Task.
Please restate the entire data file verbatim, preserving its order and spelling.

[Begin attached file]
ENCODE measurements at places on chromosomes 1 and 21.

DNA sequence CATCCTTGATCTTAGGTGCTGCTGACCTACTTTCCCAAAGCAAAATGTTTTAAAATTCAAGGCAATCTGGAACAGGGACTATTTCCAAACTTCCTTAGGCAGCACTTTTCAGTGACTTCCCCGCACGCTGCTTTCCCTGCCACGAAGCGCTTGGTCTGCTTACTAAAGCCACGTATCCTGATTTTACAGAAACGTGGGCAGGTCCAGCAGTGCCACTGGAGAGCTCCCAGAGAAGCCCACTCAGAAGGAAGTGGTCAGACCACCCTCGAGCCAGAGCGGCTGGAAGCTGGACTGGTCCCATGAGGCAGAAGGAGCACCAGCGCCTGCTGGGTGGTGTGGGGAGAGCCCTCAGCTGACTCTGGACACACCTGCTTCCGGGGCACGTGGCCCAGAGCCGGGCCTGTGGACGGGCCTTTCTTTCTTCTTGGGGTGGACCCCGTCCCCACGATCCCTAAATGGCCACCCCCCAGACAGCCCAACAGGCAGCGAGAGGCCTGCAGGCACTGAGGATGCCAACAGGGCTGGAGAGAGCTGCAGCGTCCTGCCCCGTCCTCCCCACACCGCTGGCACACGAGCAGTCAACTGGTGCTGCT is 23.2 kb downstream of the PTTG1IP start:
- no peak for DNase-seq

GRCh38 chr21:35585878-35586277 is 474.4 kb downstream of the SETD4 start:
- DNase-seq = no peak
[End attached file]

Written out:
ENCODE measurements at places on chromosomes 1 and 21.

DNA sequence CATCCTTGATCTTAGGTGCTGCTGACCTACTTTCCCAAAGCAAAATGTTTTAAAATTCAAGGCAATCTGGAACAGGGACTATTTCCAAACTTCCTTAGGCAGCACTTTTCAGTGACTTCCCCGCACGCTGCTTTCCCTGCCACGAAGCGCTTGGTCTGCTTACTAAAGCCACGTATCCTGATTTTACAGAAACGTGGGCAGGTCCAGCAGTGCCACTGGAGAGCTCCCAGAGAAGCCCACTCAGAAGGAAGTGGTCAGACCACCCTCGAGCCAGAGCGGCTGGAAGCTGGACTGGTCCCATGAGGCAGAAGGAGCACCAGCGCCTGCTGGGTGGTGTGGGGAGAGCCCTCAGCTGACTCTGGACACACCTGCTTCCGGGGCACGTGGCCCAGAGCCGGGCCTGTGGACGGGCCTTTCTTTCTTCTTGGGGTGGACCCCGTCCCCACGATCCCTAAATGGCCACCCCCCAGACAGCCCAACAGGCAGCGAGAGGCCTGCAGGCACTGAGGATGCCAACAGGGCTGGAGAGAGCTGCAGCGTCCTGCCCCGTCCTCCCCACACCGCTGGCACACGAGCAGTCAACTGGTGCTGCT is 23.2 kb downstream of the PTTG1IP start:
- no peak for DNase-seq

GRCh38 chr21:35585878-35586277 is 474.4 kb downstream of the SETD4 start:
- DNase-seq = no peak